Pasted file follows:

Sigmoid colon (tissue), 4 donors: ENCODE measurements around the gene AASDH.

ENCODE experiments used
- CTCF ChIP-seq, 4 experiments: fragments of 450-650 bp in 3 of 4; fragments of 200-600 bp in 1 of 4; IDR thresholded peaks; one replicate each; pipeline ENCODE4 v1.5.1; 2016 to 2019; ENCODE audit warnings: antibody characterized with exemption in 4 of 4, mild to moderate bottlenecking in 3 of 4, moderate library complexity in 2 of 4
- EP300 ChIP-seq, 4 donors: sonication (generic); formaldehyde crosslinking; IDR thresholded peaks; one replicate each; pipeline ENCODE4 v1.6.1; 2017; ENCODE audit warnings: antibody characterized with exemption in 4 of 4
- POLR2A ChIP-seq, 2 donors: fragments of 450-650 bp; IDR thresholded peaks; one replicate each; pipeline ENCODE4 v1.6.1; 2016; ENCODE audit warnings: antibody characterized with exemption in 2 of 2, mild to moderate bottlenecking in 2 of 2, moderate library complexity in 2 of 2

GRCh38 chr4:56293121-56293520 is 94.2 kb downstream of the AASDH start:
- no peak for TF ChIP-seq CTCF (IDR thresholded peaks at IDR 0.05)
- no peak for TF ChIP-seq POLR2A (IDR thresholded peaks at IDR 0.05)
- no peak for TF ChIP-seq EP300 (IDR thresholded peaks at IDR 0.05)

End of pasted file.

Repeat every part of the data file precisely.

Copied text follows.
Sigmoid colon (tissue), 4 donors: ENCODE measurements around the gene AASDH.

ENCODE experiments used
- CTCF ChIP-seq, 4 experiments: fragments of 450-650 bp in 3 of 4; fragments of 200-600 bp in 1 of 4; IDR thresholded peaks; one replicate each; pipeline ENCODE4 v1.5.1; 2016 to 2019; ENCODE audit warnings: antibody characterized with exemption in 4 of 4, mild to moderate bottlenecking in 3 of 4, moderate library complexity in 2 of 4
- EP300 ChIP-seq, 4 donors: sonication (generic); formaldehyde crosslinking; IDR thresholded peaks; one replicate each; pipeline ENCODE4 v1.6.1; 2017; ENCODE audit warnings: antibody characterized with exemption in 4 of 4
- POLR2A ChIP-seq, 2 donors: fragments of 450-650 bp; IDR thresholded peaks; one replicate each; pipeline ENCODE4 v1.6.1; 2016; ENCODE audit warnings: antibody characterized with exemption in 2 of 2, mild to moderate bottlenecking in 2 of 2, moderate library complexity in 2 of 2

GRCh38 chr4:56293121-56293520 is 94.2 kb downstream of the AASDH start:
- no peak for TF ChIP-seq CTCF (IDR thresholded peaks at IDR 0.05)
- no peak for TF ChIP-seq POLR2A (IDR thresholded peaks at IDR 0.05)
- no peak for TF ChIP-seq EP300 (IDR thresholded peaks at IDR 0.05)